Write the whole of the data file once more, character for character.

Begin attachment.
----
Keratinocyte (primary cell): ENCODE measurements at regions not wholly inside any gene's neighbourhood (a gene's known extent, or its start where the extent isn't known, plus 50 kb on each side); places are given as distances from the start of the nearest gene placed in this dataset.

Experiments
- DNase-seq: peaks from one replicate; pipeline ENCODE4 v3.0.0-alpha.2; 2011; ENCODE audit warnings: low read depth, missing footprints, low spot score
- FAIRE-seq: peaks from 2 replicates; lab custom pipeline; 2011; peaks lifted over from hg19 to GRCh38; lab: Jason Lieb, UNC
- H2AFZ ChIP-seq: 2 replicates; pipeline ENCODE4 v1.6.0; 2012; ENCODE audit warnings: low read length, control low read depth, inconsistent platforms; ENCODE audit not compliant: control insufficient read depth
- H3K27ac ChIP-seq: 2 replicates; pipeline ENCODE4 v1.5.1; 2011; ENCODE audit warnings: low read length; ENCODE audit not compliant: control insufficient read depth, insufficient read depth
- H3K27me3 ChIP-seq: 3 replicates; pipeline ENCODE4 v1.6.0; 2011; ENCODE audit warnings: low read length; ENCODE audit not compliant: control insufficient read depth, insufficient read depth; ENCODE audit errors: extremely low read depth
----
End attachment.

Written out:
Keratinocyte (primary cell): ENCODE measurements at regions not wholly inside any gene's neighbourhood (a gene's known extent, or its start where the extent isn't known, plus 50 kb on each side); places are given as distances from the start of the nearest gene placed in this dataset.

Experiments
- DNase-seq: peaks from one replicate; pipeline ENCODE4 v3.0.0-alpha.2; 2011; ENCODE audit warnings: low read depth, missing footprints, low spot score
- FAIRE-seq: peaks from 2 replicates; lab custom pipeline; 2011; peaks lifted over from hg19 to GRCh38; lab: Jason Lieb, UNC
- H2AFZ ChIP-seq: 2 replicates; pipeline ENCODE4 v1.6.0; 2012; ENCODE audit warnings: low read length, control low read depth, inconsistent platforms; ENCODE audit not compliant: control insufficient read depth
- H3K27ac ChIP-seq: 2 replicates; pipeline ENCODE4 v1.5.1; 2011; ENCODE audit warnings: low read length; ENCODE audit not compliant: control insufficient read depth, insufficient read depth
- H3K27me3 ChIP-seq: 3 replicates; pipeline ENCODE4 v1.6.0; 2011; ENCODE audit warnings: low read length; ENCODE audit not compliant: control insufficient read depth, insufficient read depth; ENCODE audit errors: extremely low read depth